The football rivalry between LSU and the University of Alabama is a tale as old as time. However, when putting aside differences and observing game day culture in Tuscaloosa, it may be shocking to see just how similar the Tide’s Saturdays are to those in Death Valley.
Not only does Gorgas stand as the University of Alabama’s largest library, it also serves as the center point for the majority of Bama’s tailgating activities. Here is where the Million Dollar Band performs their age old tradition of the Elephant Stomp an hour before every game.
The band proudly stands on the library’s steps while the Crimsonettes, cheerleaders and mascot Big Al hype up the crowd through loud chants and energetic dancing.
Haley Alexander is a student on campus and a member of Dance Alabama, a student run dance organization.
“My favorite part of tailgating is seeing the Crimsonettes march to the stadium,” Alexander said, appreciating her fellow dancers on campus.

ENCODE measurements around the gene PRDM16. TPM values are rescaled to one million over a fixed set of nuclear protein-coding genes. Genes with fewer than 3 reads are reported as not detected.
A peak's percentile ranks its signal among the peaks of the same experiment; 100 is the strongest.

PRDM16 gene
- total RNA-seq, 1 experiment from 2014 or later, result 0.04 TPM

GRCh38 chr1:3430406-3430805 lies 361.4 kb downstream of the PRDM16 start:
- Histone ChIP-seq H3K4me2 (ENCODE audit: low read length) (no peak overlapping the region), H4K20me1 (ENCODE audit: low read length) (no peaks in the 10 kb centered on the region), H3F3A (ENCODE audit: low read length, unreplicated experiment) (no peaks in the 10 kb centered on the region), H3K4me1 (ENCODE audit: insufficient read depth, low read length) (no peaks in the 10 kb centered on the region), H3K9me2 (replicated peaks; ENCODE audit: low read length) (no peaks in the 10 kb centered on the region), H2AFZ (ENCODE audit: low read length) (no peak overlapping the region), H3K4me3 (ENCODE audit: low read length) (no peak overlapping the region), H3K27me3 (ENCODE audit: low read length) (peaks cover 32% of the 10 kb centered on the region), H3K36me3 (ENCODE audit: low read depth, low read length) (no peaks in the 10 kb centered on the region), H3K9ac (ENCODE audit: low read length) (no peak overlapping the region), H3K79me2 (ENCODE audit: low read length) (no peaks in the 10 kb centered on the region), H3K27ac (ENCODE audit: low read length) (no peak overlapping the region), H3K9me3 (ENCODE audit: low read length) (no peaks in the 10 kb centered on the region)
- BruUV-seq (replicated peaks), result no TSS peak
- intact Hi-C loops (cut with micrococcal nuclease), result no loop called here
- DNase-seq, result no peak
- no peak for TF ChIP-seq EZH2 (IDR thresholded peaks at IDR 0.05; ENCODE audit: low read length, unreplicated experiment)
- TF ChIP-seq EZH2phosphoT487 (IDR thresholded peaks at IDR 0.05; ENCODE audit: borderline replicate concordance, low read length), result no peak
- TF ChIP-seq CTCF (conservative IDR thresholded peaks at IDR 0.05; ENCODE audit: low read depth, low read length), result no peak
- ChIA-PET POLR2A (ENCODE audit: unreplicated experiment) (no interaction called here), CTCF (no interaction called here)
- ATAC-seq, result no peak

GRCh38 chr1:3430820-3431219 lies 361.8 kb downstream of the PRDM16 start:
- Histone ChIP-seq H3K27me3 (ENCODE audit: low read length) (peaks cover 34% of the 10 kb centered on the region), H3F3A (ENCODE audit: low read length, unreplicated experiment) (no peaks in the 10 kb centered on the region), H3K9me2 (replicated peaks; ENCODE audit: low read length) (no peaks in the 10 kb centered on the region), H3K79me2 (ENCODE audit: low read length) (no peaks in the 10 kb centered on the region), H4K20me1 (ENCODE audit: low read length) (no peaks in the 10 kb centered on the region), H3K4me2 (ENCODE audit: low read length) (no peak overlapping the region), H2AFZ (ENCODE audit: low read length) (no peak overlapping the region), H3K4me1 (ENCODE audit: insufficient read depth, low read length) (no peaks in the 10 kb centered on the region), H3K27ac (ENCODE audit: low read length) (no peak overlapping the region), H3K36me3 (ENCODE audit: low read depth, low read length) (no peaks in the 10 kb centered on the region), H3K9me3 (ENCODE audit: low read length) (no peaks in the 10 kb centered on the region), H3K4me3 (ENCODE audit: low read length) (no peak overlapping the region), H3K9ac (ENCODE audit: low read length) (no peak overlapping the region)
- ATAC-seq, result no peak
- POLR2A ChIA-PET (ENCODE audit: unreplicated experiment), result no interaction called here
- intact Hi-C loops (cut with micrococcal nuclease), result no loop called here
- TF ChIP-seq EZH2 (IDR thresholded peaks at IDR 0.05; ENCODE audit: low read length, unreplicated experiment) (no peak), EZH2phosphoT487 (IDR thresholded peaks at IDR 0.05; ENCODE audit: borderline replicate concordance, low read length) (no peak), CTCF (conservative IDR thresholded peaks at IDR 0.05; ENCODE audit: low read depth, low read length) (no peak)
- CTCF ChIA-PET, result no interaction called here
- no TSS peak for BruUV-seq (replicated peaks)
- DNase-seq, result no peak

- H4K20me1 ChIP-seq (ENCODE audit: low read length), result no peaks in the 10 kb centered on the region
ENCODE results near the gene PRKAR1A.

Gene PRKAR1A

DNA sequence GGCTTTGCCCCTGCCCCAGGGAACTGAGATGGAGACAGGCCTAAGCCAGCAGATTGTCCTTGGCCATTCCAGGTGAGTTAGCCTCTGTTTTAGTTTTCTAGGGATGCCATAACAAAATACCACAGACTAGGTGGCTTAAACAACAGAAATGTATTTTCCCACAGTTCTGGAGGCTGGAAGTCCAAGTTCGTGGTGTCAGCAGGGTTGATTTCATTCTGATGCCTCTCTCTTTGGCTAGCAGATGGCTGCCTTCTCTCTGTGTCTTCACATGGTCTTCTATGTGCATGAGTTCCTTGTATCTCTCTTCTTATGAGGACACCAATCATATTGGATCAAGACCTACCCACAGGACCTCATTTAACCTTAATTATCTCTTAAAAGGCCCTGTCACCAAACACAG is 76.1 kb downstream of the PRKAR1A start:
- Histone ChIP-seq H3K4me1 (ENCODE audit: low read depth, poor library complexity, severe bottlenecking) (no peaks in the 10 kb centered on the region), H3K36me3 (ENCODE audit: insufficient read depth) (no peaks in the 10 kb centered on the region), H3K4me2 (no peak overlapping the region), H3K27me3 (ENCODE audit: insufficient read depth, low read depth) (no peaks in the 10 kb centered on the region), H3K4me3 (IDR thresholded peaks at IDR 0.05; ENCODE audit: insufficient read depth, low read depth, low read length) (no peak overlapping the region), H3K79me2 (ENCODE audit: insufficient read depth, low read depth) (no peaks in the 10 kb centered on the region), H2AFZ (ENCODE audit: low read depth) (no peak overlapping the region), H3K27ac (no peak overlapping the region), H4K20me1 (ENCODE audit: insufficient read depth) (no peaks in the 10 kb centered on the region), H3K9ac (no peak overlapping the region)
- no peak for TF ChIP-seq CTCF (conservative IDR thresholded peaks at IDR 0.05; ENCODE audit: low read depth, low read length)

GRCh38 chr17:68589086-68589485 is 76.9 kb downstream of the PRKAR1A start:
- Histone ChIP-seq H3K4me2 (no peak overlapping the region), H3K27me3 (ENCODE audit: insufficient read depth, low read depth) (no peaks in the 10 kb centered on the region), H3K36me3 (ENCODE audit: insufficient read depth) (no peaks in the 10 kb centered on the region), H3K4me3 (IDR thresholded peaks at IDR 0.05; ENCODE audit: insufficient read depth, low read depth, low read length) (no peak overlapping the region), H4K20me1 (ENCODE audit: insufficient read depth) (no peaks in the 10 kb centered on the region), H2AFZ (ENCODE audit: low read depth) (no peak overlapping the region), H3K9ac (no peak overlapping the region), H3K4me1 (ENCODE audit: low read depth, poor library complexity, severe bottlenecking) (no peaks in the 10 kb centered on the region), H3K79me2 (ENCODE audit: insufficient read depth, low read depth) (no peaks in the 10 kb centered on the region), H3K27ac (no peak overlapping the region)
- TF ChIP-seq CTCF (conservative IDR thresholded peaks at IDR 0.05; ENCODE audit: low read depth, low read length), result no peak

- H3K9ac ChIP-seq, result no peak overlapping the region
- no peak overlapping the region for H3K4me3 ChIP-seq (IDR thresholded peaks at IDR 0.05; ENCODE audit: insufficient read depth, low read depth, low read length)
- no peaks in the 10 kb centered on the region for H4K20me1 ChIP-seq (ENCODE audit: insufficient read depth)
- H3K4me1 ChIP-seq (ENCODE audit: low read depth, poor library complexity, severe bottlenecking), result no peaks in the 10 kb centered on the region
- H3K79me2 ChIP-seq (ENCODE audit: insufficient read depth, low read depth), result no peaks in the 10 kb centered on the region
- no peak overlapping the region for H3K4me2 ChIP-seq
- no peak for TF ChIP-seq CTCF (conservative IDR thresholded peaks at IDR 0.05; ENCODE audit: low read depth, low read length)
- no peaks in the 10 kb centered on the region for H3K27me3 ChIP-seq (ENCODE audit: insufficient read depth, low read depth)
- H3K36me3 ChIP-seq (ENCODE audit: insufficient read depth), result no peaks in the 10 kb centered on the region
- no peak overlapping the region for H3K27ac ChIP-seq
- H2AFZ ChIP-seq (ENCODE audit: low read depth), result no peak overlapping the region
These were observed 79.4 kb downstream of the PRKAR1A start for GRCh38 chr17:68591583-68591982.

The Crimsonettes could be compared to our very own Golden Girls with the addition of baton twirling.
All around Gorgas, fans pitch their tents on the quad. Beer pong and corn hole are no strangers to both LSU and Bama tailgates.
In the name of similarities, Alabama’s emphasis on tailgating food comes as no surprise. Wherever you turn, fans are cooking up a variety of delectable southern cuisines.
The smell of good eats can be traced all the way down Sorority Row, with a pancake breakfast at the Chi Omega house.
Bama even has their own signature drink, the Yellow Hammer, named after their state bird.
However, the most evident game day tradition of the Crimson Tide is the strong sense of community in the name of playful competition.
Hannah Baughman is a University of Alabama alumna who graduated in 2020.
“Yeah probably my favorite part of tailgating is hanging out with friends,” said Bauhgman, “and seeing people I don’t normally get to see during the week.”
Despite being rivals, Alabama seems to echo much of LSU’s own football culture. Whether you’re wearing red or purple, cheering from Tuscaloosa or Baton Rouge, game days in the South prove to be an experience unlike any other.